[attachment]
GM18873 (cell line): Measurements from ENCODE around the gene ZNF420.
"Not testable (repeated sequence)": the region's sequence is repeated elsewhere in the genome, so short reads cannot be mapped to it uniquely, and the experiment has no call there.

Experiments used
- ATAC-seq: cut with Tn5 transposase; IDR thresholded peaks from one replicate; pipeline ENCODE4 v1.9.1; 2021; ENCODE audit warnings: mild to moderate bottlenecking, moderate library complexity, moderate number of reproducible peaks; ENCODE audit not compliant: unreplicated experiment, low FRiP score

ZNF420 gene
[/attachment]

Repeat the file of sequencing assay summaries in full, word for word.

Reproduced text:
GM18873 (cell line): Measurements from ENCODE around the gene ZNF420.
"Not testable (repeated sequence)": the region's sequence is repeated elsewhere in the genome, so short reads cannot be mapped to it uniquely, and the experiment has no call there.

Experiments used
- ATAC-seq: cut with Tn5 transposase; IDR thresholded peaks from one replicate; pipeline ENCODE4 v1.9.1; 2021; ENCODE audit warnings: mild to moderate bottlenecking, moderate library complexity, moderate number of reproducible peaks; ENCODE audit not compliant: unreplicated experiment, low FRiP score

ZNF420 gene